"We stand with the Cuban people and their clarion call for freedom and relief from the tragic grip of the pandemic and from the decades of repression and economic suffering to which they have been subjected by Cuba's authoritarian regime," Biden said in a statement.......More
Backing the protesters calling for liberation from communism in Cuba, former President Donald Trump issued a reminder of the Biden administration's reversing his Cuban policies and calling on President Joe Biden to stand up against communism.
"I stand with the Cuban people 100% in their fight for freedom," Trump wrote in a statement from his Save America PAC on Monday afternoon. "The government must let them speak and be free!
"Joe Biden MUST stand up to the communist regime or — history will remember. The Cuban people deserve freedom and human rights! THEY ARE NOT AFRAID!".....More
The America First Policy Institute on Monday joined the growing number of groups and individuals backing the Cuban people protesting the communist government there, saying "we share a common dream" of protecting basic liberties.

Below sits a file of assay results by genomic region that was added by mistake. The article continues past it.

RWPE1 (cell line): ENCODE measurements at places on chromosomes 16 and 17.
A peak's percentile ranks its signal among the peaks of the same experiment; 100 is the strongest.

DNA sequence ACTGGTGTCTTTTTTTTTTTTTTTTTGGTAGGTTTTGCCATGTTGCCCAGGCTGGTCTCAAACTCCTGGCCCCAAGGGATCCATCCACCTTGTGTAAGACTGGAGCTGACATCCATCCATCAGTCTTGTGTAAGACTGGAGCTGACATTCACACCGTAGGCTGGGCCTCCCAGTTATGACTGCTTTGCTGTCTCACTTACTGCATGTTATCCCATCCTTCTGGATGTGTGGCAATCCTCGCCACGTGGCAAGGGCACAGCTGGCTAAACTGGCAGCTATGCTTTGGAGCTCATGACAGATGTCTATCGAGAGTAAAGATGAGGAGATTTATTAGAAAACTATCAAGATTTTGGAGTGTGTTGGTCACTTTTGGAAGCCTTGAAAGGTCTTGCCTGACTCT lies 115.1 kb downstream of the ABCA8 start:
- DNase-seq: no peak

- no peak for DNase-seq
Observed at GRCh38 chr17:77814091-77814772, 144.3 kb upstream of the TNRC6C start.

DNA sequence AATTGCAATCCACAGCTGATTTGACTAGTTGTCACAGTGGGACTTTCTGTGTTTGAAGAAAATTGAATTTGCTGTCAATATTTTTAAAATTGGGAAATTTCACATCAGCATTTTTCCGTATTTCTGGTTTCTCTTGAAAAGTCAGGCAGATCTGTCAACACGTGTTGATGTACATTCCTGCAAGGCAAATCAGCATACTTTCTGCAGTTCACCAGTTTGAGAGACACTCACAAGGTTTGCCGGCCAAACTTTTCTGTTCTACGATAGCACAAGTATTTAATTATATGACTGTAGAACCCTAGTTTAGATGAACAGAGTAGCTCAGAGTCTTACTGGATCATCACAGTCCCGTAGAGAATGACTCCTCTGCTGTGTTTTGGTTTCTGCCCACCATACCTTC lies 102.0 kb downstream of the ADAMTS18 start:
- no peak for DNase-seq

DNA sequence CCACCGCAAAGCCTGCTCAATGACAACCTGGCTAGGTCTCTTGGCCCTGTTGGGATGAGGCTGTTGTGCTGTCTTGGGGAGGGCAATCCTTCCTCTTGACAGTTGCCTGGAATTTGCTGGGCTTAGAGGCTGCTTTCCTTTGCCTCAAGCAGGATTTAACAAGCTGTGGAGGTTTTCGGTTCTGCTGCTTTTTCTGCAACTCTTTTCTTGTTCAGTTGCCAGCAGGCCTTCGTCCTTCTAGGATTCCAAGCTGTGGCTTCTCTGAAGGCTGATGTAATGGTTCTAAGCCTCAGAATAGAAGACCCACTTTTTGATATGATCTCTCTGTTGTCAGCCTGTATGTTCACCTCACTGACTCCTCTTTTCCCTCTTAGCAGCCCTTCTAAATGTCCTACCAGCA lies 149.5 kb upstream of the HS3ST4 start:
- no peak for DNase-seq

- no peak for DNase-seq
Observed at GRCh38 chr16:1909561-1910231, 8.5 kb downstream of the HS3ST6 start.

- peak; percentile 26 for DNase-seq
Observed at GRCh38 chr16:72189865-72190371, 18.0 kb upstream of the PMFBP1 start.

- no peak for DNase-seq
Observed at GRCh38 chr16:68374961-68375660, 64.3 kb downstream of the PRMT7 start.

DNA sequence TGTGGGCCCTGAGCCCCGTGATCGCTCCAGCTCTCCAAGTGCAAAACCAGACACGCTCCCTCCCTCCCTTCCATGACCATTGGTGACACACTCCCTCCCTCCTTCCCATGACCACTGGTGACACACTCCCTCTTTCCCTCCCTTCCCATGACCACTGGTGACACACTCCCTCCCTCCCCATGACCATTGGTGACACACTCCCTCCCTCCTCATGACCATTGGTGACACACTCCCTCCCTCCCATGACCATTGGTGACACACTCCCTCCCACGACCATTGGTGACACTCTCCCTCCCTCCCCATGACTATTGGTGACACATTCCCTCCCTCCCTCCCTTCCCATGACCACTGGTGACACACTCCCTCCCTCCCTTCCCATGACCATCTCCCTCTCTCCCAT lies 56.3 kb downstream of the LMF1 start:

"The America First Policy Institute supports the people of Cuba in their fight for freedom," said retired Lt. Gen. Keith Kellogg, co-chairman of the Institute's Center for American Security, in a statement released to the press.
"They understand like few others today how fragile freedom is and how vital it is for the prosperity and advancement of humanity," Kellogg said. "Their fight is our fight, and we share a common dream of protecting basic liberties for our children and future generations, whether from discredited ideologies like Socialism and Communism or from new forces like Big Tech and their efforts to suppress dissent.".....More